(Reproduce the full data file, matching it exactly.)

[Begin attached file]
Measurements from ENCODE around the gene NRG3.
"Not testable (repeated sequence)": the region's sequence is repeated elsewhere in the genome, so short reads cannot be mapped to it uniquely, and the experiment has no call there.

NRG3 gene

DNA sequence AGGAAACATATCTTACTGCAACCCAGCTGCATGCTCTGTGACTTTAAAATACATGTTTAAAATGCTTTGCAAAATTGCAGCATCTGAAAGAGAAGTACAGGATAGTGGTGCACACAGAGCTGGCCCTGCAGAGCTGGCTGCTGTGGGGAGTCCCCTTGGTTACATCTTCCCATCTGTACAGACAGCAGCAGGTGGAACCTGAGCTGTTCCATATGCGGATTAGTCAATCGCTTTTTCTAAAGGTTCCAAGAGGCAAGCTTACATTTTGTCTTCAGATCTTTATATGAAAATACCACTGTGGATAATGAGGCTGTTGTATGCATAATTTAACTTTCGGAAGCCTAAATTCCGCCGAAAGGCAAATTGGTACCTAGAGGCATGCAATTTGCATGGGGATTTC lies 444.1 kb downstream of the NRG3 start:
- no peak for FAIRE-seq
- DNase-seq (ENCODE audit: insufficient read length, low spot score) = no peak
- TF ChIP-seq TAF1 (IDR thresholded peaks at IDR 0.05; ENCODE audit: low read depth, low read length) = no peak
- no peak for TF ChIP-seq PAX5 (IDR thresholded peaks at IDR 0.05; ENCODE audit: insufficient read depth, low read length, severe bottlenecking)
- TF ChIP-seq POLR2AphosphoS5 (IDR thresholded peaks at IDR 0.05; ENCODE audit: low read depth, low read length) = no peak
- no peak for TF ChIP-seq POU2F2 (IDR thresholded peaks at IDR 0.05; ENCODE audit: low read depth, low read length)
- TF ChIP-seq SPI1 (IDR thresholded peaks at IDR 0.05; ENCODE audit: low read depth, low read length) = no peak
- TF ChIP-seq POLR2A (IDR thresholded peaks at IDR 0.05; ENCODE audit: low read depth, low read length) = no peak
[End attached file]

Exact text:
Measurements from ENCODE around the gene NRG3.
"Not testable (repeated sequence)": the region's sequence is repeated elsewhere in the genome, so short reads cannot be mapped to it uniquely, and the experiment has no call there.

NRG3 gene

DNA sequence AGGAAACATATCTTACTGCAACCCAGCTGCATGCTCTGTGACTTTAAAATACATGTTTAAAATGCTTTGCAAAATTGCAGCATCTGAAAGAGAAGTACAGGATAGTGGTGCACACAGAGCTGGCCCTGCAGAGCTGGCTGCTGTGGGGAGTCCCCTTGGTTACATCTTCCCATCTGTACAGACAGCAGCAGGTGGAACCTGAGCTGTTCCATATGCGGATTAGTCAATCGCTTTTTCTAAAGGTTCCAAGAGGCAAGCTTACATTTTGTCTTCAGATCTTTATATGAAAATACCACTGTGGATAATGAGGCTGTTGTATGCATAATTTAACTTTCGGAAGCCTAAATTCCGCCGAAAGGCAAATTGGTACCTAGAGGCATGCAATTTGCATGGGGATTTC lies 444.1 kb downstream of the NRG3 start:
- no peak for FAIRE-seq
- DNase-seq (ENCODE audit: insufficient read length, low spot score) = no peak
- TF ChIP-seq TAF1 (IDR thresholded peaks at IDR 0.05; ENCODE audit: low read depth, low read length) = no peak
- no peak for TF ChIP-seq PAX5 (IDR thresholded peaks at IDR 0.05; ENCODE audit: insufficient read depth, low read length, severe bottlenecking)
- TF ChIP-seq POLR2AphosphoS5 (IDR thresholded peaks at IDR 0.05; ENCODE audit: low read depth, low read length) = no peak
- no peak for TF ChIP-seq POU2F2 (IDR thresholded peaks at IDR 0.05; ENCODE audit: low read depth, low read length)
- TF ChIP-seq SPI1 (IDR thresholded peaks at IDR 0.05; ENCODE audit: low read depth, low read length) = no peak
- TF ChIP-seq POLR2A (IDR thresholded peaks at IDR 0.05; ENCODE audit: low read depth, low read length) = no peak